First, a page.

What is a Syringe Exchange?
A syringe exchange is a program where anonymous participants bring in used syringes in return for clean ones. The two goals are to reduce transmission of infectious diseases like HIV and Hepatitis C. and facilitate entry into medical care and treatment programs as participants express interest.
How is the program funded?
Private foundations and individual donors support the exchange. Many of our donors are current and former participants of the program. No government grants go towards funding the exchange.
While no taxpayer money supports this program, it actually saves taxpayer money. By preventing HIV and Hepatitis C in participants who may also be on Medicaid, we save taxpayers thousands of dollars per participant. Treatment of Hepatitis C for one person costs $81,000, whereas the whole program costs around $277,000.
Why Harm Reduction?
Harm Reduction is a public health policy which responds to the reality of unhealthy behaviors by reducing the negative impact of those behaviors rather than reject or deny they exist. Many studies have proven the effectiveness of this model, and it is best practice according to the CDC and World Health Organization.
Harm Reduction sees drug use as a complex, multi-faceted phenomenon that manifests through a spectrum of behaviors from severe abuse to total abstinence. It acknowledges that some ways of using drugs are clearly safer than others.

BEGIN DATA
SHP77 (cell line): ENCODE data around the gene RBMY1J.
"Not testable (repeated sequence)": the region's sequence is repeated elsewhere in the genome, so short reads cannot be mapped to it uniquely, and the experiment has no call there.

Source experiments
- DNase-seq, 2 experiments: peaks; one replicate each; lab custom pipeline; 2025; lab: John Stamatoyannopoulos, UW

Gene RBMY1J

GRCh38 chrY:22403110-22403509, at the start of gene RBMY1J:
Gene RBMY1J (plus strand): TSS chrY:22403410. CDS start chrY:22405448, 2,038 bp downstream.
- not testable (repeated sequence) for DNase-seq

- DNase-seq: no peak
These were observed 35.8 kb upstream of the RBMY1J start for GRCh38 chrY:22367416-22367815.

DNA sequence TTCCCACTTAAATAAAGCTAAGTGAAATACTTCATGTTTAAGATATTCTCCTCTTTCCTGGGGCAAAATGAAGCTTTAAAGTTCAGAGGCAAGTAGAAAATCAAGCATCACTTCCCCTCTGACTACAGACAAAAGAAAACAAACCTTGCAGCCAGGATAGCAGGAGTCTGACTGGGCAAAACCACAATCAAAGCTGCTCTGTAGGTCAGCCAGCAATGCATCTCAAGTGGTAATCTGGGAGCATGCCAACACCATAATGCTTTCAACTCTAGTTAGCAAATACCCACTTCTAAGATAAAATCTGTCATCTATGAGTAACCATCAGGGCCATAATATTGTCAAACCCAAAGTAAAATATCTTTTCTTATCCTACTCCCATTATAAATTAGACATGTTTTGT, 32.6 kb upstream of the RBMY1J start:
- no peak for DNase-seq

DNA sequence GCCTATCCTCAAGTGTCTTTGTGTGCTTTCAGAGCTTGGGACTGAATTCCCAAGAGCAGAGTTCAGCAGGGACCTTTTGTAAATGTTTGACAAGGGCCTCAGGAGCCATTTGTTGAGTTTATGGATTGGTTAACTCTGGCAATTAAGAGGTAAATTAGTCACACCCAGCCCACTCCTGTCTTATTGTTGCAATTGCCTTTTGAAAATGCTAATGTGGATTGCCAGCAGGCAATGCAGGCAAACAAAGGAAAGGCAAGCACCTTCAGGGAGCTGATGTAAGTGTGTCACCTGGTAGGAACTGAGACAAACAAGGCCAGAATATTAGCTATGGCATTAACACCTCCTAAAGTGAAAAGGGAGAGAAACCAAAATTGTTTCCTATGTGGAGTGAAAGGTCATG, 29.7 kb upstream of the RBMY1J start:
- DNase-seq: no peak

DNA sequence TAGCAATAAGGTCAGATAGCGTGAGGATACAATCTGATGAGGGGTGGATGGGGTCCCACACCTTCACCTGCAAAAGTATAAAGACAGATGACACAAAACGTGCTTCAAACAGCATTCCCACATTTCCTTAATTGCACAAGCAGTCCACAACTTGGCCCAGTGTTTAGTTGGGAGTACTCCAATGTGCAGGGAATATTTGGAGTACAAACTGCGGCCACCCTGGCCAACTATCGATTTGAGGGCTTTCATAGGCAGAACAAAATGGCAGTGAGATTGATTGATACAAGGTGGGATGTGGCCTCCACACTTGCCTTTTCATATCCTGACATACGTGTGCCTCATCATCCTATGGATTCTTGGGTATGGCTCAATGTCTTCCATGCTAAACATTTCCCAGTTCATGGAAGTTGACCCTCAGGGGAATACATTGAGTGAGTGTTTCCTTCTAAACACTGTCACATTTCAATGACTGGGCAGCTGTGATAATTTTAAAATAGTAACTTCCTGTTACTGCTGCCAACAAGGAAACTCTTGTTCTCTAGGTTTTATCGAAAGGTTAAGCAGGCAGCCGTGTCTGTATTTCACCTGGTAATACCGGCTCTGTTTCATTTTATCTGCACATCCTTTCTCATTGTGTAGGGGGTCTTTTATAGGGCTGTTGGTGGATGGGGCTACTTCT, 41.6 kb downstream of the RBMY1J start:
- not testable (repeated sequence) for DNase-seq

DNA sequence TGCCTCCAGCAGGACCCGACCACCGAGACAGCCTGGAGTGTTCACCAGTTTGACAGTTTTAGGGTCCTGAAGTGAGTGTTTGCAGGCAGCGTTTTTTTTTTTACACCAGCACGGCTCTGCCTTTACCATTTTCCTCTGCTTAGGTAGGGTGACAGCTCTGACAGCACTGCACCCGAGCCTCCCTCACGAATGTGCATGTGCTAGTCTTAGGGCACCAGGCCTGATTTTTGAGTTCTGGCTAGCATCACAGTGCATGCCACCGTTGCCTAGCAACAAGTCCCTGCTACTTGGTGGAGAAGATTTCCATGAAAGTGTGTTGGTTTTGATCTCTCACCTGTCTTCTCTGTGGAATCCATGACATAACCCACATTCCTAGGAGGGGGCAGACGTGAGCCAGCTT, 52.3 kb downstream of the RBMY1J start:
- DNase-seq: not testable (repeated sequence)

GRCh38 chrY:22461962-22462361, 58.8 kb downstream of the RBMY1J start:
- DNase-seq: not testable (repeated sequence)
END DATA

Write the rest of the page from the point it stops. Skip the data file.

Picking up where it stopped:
It’s the same line of thinking that we use when wearing seatbelts while driving. Another example is using condoms when having sex. There is risk out in the world, and harm reduction takes action to prevent and/or reduce that risk for an individual.
What about used, potentially contaminated, syringes?
In calendar year 2018:
- 102% of syringes that FASAP provided were returned and safely disposed of through a private incineration service.
- Participants came to exchange syringes 23,062 times during the year.
- 765,677 syringes were distributed and 786,354 syringes were incinerated.
The program incentivizes the return of used, potentially contaminated syringes by making more clean syringes available to the participant when they bring used syringes back to FASAP. Therefore, keeping FASAP easy to access by participants means less syringes on the streets.
How is this not enabling drug use?
Here’s why syringe exchanges and the harm reduction model are so effective: not only do we prevent infections, but we also build trust and relationships with participants. Establishing a trusting, non-judgmental relationship with participants means they know exactly who to talk to when they’re ready for treatment.